Learn About Them, But Don't Eat Horseshoe
Some people eat horseshoe crab eggs and roe, since there aren't any other edible parts on it.
These creatures aren't even really crabs, let alone any type of crustacean. Although they may
look similar to a crab, they actually belong to the family of Limulidae.
This said, they are much closer to scorpions, spiders, and ticks than they are to any
crustacean. They have been around more than 250 million years and haven't really changed all that much. The
upper portion of their body is still a hard shell that looks very similar to horseshoe crabs from the past. Not
much evolution is present among these soft-bellied creatures.
Seeing as they haven't evolved much from the fossils found of previous horseshoe crabs, their diet is probably
still very similar as well. Horseshoe crabs don't have jaws, so they have to grind up their food with bristles
found on its legs and then its gizzard takes care of the rest. They eat annelid worms, pieces of fish, mollusks,
and various other benthic invertebrates. The gizzard is similar to the one found in reptiles, birds, earthworms,
and some types of fish. There are usually small rocks present within these organs that aid in the grinding of
One of the few reasons why the horseshoe crab has
been able to live so long is because it is tolerant of different variations of
salinity in the water. It can also go an entire year without eating. Having
variations in salt water is enough to limit most sea creatures, but being able
to last for a year without food isn't something that is easily pulled off by
This marine animal can even withstand extreme
water temperatures, whereas other marine life is severely disturbed by the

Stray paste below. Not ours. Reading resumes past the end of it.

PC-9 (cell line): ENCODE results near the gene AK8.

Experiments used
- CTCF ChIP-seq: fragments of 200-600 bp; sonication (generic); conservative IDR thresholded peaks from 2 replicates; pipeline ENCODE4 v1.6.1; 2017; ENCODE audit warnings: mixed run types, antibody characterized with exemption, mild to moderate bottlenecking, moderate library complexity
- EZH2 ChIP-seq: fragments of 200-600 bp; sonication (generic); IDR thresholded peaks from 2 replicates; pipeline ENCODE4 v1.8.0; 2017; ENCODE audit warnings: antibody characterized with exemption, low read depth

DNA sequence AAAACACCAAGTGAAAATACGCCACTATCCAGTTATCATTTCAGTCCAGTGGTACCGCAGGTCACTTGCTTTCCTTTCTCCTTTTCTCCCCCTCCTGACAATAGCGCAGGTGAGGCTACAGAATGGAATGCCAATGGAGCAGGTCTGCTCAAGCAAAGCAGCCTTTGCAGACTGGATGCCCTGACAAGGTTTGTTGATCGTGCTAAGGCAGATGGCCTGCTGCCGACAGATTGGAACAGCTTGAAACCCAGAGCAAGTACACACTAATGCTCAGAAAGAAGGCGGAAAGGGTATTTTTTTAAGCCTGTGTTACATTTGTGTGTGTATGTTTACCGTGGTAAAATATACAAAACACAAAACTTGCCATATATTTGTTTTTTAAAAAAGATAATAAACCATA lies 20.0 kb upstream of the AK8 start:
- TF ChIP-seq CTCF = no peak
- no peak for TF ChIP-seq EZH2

slightest change in water temp.
The technique of being able to regrow lost limbs,
known as regeneration, is possessed by horseshoe crabs. This is the same technique
sea stars use to grow lost arms and geckos and lizards use to grow their tails
back. Being able to regrow a missing arm will enable a horseshoe crab to continue
living as normal, instead of slowly starving to death, due to the lack of limbs.
Taking a year off from eating would definitely be plenty of time to regrow any lost
There are four different species still alive today, three of the four being found mostly in
south-east Asia. The fourth species of horseshoe crab is found in the Gulf of Mexico and along the north-west
Atlantic coast. Other names given to these species include Saucepan crab, Horsefoot crab, and Helmet crab. It was
even thought at one time that it only had one eye, so it's scientific name, Limulus, means 'askew'.
The lifespan of horseshoe crabs is very similar in all four species; they live between 20 to 40
years, aren't sexually mature until they are around 9 years of age. They may shed their shell as many as 17 times
before they even reach the age of 9 and are fully grown between the ages of 9 and 12. With each molt, the horseshoe
crab can grow as much as 25 percent larger.
The eggs of horseshoe crabs aren't attended by the parents. Instead, they are simply deposited in the sand by the
female as she drags the male along behind her to fertilize the eggs. The male hangs onto the back of the females
shell with his claws and is usually about two-thirds the size of the female. Being this much smaller, he provides
little resistance as he is dragged around the sand by the egg-depositing female. The female can deposit around
20,000 eggs in each hole she digs, which she does every few feet or so. After the crabs are finished making the
nests and laying eggs, they leave the waves to wash sand over each nest.
People often assume the tail of the horseshoe crab is some type of weapon. It is actually used to help the crab
plow through sand and muck, plus to help turn it over if it lands on its back. These marine creatures aren't
dangerous at all. They aren't able to bite, but a person might get their fingers pinched between the two separate
parts of the shell when handling them.
Since being able to eat horseshoe crab isn't an option, but they have been used as fertilizer in the early 1900s.
They were also used as poultry food supplements. Today, the medical profession uses the dark blue blood of the
horseshoe crab to test the purity of many medicines. Its shell has also been used to speed up the clotting of blood
and to create sutures that are absorbed by the human body. The making of absorbable sutures eliminates the need to
make an appointment to have the sutures removed.
So, although these marine creatures aren't viable for human consumption, they are very helpful in other ways.